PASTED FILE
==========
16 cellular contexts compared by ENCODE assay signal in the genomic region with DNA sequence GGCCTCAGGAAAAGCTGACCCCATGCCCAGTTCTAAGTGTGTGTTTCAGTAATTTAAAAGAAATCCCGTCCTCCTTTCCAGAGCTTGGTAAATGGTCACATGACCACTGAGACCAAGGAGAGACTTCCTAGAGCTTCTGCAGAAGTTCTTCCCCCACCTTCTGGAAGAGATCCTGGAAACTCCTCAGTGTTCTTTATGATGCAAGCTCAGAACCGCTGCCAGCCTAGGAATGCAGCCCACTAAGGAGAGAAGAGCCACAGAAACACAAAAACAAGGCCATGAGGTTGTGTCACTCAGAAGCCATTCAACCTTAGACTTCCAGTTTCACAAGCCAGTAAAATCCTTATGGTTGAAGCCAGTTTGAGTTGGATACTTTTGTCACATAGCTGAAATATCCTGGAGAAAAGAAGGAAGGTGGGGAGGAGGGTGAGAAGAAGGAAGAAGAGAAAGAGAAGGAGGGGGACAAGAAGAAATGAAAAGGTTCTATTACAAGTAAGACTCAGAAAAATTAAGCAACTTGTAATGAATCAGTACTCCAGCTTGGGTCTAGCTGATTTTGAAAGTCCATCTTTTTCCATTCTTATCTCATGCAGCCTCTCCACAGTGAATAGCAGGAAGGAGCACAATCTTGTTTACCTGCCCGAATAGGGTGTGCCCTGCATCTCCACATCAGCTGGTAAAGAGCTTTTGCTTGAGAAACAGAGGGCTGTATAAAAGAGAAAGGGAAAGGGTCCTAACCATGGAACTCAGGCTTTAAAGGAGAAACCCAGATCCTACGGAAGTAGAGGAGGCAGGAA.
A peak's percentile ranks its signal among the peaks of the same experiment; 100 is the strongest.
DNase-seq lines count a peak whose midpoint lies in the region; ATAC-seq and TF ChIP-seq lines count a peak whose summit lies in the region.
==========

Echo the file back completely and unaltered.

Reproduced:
16 cellular contexts compared by ENCODE assay signal in the genomic region with DNA sequence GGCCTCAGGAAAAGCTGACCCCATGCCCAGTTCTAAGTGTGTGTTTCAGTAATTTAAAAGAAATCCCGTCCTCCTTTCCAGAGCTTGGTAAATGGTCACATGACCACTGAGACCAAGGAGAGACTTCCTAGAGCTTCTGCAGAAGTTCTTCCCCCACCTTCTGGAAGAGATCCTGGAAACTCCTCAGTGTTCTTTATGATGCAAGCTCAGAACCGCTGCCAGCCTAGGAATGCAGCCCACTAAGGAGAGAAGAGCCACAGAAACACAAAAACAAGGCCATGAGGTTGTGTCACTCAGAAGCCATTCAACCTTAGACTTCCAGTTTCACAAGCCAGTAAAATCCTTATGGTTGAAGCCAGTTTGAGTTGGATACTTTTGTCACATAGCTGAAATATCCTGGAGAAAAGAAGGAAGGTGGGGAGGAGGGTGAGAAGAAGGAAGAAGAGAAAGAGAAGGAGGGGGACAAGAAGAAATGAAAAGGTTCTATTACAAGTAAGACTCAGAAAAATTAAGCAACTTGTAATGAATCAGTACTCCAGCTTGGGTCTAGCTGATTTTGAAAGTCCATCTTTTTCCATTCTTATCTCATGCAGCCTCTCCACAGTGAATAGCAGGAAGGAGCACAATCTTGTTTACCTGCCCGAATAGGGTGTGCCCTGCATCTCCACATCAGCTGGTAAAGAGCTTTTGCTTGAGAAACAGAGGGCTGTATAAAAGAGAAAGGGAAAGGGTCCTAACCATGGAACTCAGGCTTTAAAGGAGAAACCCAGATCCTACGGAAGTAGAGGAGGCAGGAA.
A peak's percentile ranks its signal among the peaks of the same experiment; 100 is the strongest.
DNase-seq lines count a peak whose midpoint lies in the region; ATAC-seq and TF ChIP-seq lines count a peak whose summit lies in the region.